In a world where consumers are demanding increases in traceability and sustainability, farmers are wondering what is the next step. As farmers, we are addressing consumer’s concerns for the environment by doing more, with less. In line with Bayer’s sustainability mission, they have gathered data across the food chain to help farmers and ranchers meet those challenges.
The first step in Bayer’s sustainability mission was to collect data from farmers. After all, you can’t improve what you can’t measure. After establishing the base line, farmers can see what works well for them and what other opportunities are out there. Bayer has now attained the data to really understand the sustainability impact of agriculture. With the use of digital tools, they plan to see what further opportunities exist.
Steven Ward, Senior Director of Geospatial and Weather Science, with Bayer’s The Climate Corporation division, spoke at the 2019 Agricultural Media Summit. “There’s not a ‘one size fits all’ solution for sustainability. You have to understand what works for you and your operation,” said Ward.
With this new data, scientist and other specialists will begin to tackle this new project. For example, biodiversity and identifying non-productive ag lands from the grower database. These resources will show growers how to save money and inputs on their land, and farmers can work with Bayer’s partnerships with Quail Forever and Pheasants Forever if they are interested in entering their programs into conservation easements. Another project is to look at water efficiency and greenhouse gas. Scientist will look to see if they can convert every pass of equipment into an estimate of greenhouse gas emissions.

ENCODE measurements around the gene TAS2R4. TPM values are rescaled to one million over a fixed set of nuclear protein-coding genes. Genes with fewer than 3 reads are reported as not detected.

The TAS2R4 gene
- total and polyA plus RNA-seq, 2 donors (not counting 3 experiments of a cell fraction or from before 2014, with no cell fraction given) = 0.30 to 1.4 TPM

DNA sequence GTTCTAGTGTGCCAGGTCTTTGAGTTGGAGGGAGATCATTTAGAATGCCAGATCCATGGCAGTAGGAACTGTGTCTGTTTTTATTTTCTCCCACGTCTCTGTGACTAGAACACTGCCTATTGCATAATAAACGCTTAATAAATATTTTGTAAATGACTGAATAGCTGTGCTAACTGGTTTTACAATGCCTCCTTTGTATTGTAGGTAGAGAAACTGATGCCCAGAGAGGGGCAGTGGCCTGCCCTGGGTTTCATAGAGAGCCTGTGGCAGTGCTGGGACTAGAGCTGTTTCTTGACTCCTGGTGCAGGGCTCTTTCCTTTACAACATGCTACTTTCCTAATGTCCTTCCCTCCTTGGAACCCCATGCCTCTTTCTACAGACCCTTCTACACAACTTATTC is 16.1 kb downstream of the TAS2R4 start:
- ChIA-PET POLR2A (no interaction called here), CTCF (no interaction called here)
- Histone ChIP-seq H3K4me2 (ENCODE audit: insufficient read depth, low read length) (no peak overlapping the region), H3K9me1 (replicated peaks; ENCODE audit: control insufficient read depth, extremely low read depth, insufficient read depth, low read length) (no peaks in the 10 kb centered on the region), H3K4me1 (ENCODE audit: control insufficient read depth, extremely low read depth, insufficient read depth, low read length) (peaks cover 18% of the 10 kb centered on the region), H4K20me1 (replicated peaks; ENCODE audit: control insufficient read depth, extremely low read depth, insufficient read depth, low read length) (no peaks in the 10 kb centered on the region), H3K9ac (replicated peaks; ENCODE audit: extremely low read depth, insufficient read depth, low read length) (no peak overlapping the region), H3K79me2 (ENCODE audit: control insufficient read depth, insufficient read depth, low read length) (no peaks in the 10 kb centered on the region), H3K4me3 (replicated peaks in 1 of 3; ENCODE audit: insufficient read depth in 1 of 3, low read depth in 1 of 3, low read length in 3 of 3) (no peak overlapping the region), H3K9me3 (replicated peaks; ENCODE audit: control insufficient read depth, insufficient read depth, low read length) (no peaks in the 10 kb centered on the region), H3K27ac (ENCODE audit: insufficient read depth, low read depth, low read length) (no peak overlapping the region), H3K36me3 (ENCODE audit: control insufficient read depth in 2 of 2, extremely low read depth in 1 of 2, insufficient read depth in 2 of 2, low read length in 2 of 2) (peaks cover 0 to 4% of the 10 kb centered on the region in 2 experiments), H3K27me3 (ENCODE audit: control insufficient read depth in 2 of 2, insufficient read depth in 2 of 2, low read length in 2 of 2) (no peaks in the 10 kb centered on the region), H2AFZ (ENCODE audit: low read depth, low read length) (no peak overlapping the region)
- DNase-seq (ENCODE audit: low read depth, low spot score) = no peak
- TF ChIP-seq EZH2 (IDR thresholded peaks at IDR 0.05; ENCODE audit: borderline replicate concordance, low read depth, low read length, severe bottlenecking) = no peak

“We are moving to different business models that are going to allow us to combine our expertise in data, chemistry, and seed and really begin offering growers tailored solutions that minimize input and maximize efficiency and output,” said Ward.
One example of this expertise is Bayer’s advancements in biotechnology, including short corn. Short corn would allow late season and chemical crop protection applications. This could change how farmers apply their nutrients, increase management opportunities, and decrease aerial application.
The overall goal of this data haul is to help farmers either identify where they can improve or highlight where they are doing really well. As farmers and ag retailers, we are cognizant of consumer’s demand for sustainability. It has always been a goal of the agricultural industry to be the best we can be, not only for consumers, but also for ourselves.
“The insight we are getting from the volume of data we have now is really beginning to open up and determine what our path is going to be for the next four to five years,” said Ward.